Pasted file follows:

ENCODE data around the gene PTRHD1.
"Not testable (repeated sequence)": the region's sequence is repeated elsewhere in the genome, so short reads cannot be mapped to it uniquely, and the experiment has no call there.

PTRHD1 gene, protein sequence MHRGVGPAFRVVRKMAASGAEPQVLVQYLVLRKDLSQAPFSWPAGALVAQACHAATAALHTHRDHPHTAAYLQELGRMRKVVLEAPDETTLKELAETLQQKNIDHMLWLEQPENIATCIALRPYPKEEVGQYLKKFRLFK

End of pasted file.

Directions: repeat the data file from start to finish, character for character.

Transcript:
ENCODE data around the gene PTRHD1.
"Not testable (repeated sequence)": the region's sequence is repeated elsewhere in the genome, so short reads cannot be mapped to it uniquely, and the experiment has no call there.

PTRHD1 gene, protein sequence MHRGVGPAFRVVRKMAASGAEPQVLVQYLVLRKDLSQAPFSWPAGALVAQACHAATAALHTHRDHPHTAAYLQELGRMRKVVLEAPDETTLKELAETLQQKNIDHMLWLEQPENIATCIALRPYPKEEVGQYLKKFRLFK